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Vieques, Puerto Rico

Viéques, Puerto Rico is a beautiful but controversial island.

Studies show that Viéques was first inhabited by Native Americans who came from South America about 1500 years before Christopher Columbus set foot in Puerto Rico in 1493.

After a brief battle between local Indians and Spaniards, the Spaniards took control of the island, turning the locals into their slaves.

In 1811, Don Salvador Melendez[?], then governor of Puerto Rico, sent military commander Juan Rosello[?] to begin what later became the take-over of Viéques by the people of Puerto Rico.

In 1816, Viéques was visited by Simon Bolivar.

Teofilo Jose Jaime Maria Gillou[?], who is recognized as the founder of Viéques as a town, arrived in 1823, marking a period of economic and social change for the island of Viéques.

By the second part of the 19th century, Viéques received thousands of Black immigrants who came to help with the sugar plantations[?]. Some of them came as slaves, and some came on their own to earn extra money. Most of them came from the nearby islands of St. Thomas[?], Nevis, St. Kitts[?], St. Croix and many other Caribbean nations. Ever since, Black people have formed an important and essential part of Viéques' society.

During the 1940s the United States military took away farms and territory from locals, who in turn were forced to emigrate to mainland Puerto Rico and to St. Croix to look for homes and jobs. After that, the United States military used Viéques as testing grounds for bombs, missiles, and other weapons.

There have been some non-proven claims that these tests are the cause of Viéques' high cancer rate. The World Socialist Website (WSWS), an opponent of US military and foreign policy, reports that "Over a third of the island's population of 9,000 are now suffering from a range of cancers and other serious illnesses." [1] (http://www.wsws.org/articles/2001/feb2001/vieq-f21.shtml) WSWS links these cases of illness to the US Navy's target practice on Viéques. The cancer rate is reportedly about 25% higher on Viéques than on the main portion of Puerto Rico.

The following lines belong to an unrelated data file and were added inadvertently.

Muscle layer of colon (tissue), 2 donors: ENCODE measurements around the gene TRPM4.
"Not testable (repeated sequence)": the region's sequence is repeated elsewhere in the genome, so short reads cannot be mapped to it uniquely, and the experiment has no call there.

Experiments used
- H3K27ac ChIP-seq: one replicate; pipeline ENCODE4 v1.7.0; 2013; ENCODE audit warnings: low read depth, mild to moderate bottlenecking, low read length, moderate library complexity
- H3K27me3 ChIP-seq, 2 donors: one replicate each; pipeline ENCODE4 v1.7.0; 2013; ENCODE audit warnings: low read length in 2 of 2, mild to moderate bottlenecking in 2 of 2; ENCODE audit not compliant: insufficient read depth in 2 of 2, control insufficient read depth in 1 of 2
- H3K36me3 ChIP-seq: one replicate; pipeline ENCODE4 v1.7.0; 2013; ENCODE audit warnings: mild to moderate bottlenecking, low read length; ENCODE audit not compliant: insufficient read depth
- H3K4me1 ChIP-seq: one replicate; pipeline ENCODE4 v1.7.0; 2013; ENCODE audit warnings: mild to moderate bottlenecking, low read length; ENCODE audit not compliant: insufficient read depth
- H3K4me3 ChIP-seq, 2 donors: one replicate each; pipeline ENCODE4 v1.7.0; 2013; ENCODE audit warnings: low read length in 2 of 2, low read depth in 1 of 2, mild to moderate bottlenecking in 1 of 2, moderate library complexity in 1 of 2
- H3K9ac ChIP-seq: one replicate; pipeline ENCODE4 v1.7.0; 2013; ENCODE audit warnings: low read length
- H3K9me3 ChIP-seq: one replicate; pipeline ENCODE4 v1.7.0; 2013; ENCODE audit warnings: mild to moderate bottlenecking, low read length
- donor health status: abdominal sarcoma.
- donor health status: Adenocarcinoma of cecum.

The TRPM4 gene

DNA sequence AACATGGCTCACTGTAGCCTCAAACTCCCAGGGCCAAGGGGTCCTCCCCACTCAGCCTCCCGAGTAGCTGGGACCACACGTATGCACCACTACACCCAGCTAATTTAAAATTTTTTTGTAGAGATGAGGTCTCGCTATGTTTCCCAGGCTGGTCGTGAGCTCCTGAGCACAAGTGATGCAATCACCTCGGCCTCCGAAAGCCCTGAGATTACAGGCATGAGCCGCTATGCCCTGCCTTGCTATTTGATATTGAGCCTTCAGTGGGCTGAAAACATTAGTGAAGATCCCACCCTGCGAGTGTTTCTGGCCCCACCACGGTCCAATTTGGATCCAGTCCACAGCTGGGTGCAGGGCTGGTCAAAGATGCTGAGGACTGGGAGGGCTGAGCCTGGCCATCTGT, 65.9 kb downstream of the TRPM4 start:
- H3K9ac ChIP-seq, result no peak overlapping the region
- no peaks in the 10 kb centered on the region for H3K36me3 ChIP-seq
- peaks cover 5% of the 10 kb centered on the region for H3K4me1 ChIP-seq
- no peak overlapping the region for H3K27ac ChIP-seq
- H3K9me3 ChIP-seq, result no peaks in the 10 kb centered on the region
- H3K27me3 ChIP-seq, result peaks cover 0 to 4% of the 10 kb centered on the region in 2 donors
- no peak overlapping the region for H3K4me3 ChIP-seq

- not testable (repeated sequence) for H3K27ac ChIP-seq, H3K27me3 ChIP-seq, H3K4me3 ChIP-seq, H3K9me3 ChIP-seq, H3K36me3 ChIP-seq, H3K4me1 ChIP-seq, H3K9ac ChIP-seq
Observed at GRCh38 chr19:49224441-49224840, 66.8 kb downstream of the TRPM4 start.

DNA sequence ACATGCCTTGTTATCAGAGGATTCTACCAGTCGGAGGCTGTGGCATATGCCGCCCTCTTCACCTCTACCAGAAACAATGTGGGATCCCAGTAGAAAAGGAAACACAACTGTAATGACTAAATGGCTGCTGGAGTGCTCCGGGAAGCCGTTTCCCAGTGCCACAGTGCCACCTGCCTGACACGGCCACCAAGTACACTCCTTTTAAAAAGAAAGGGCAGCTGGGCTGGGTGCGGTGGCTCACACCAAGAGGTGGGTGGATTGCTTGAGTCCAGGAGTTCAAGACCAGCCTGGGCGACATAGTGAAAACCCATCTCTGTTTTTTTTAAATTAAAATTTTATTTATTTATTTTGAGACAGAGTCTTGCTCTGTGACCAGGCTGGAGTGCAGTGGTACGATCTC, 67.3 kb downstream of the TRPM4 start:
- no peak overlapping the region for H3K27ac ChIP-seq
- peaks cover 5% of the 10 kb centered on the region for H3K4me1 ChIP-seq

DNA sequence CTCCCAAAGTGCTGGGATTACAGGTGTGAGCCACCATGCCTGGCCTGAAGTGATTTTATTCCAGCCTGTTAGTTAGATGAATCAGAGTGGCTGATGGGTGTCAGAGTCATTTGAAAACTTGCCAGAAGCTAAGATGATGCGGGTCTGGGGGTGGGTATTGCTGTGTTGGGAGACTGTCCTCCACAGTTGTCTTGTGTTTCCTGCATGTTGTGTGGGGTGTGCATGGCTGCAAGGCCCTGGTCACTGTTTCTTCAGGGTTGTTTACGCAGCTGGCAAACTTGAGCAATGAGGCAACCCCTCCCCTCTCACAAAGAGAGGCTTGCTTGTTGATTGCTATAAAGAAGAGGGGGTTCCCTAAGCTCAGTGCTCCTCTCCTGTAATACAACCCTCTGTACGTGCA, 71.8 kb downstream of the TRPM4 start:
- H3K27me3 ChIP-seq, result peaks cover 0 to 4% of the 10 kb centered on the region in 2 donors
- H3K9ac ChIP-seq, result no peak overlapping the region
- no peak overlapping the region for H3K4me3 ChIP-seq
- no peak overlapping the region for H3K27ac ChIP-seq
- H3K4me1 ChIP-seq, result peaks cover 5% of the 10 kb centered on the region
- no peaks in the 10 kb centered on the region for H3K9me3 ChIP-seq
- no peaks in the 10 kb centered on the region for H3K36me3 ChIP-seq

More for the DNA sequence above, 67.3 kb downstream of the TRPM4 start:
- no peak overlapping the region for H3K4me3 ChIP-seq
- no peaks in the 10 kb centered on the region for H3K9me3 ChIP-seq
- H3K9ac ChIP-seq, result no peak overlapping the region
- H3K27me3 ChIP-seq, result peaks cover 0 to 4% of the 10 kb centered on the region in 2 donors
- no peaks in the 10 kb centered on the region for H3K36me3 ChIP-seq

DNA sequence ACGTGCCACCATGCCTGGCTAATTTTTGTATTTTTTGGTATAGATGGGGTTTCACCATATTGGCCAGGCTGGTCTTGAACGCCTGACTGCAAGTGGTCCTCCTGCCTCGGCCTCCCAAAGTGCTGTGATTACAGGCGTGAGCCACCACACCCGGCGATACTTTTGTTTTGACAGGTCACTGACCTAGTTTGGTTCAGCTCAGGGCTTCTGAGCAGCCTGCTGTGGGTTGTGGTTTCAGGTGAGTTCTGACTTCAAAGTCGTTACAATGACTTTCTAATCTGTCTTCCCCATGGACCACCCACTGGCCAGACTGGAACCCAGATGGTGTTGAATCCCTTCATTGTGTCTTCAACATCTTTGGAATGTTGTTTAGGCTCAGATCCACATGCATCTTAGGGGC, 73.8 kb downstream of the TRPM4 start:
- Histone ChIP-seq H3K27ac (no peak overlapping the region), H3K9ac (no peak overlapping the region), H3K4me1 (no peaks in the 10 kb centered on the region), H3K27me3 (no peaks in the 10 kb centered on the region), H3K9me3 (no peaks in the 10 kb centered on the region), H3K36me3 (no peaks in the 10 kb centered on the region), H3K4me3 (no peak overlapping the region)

In March, 1999, Viéques native David Sanes[?] was killed by a bomb dropped by a military jet during bombing exercises. A a civilian employee of the Navy, Sanes was on duty at a military Observation Point when two bombs fell 1½ miles (2½ kilometres) away from their designated target; one of them fell 30 feet (10 metres) away from Sanes, killing him instantly. [2] (http://www.Vieques-island.com/navy/navyfacts) Ever since, Puerto Ricans from all over mainland Puerto Rico as well as from the United States travelled to Viéques to protest the bombings and testings, by illegally introducing themselves on the bombing grounds and camping there. People from all over Latin America joined the struggle. Many celebrities, including the political leader Ruben Berrios, singers Danny Rivera and Ricky Martin, boxer Felix Trinidad, Mexican actor Edward James Olmos and Guatemala's Nobel Prize winner Rigoberta Menchu[?] have protested. Pope John Paul II said that he wanted peace for Viéques. And many hundreds of Puerto Ricans served time in jail for illegally entering the bombing grounds.

In 1999, then-Governor Pedro Rosello began talks with the U.S. government to try to look for a solution to the problem, and in 2001, Governor Sila Maria Calderon signed a treaty with President George W. Bush that guaranteed the military's leaving of the island in May of 2003.

Young Milivi Adams, a Viéques native who was a cancer patient, became the protester's symbol child in their quest to liberate the island of the bombings. On the morning of November 17, 2002, she passed away.

Viéques' small airport is the hub of Vieques Air Link, which flies to many cities in mainland Puerto Rico from there. But no other airline companies currently serve this airport.

In addition, the new Miss Puerto Rico[?] is from Viéques.

On May 1, 2003, the military commenced their moving out of Viéques, in an event that was covered by the international media. At 12:01 AM EST of that day, a street party erupted all over Viéques, many of Viéques' citizens celebrating the military's move out of the island.

Key Figures of the movement against the military in Viéques

  • David Sanes, whose death triggered the outrage of those citizens who want the military out of Viéques.
  • Tito Kayak, outspoken anti-military movement leader
  • Ismael Guadalupe[?], another anti-military movement leader
  • Milivi Adams
  • Ruben Berrios

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